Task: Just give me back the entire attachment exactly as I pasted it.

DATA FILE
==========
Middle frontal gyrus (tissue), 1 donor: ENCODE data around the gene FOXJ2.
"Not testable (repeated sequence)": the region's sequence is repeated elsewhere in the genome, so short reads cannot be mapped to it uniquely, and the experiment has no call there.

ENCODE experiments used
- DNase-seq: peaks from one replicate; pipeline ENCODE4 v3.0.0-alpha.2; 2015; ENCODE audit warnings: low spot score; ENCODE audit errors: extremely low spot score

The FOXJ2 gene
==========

Middle frontal gyrus (tissue), 1 donor: ENCODE data around the gene FOXJ2.
"Not testable (repeated sequence)": the region's sequence is repeated elsewhere in the genome, so short reads cannot be mapped to it uniquely, and the experiment has no call there.

ENCODE experiments used
- DNase-seq: peaks from one replicate; pipeline ENCODE4 v3.0.0-alpha.2; 2015; ENCODE audit warnings: low spot score; ENCODE audit errors: extremely low spot score

The FOXJ2 gene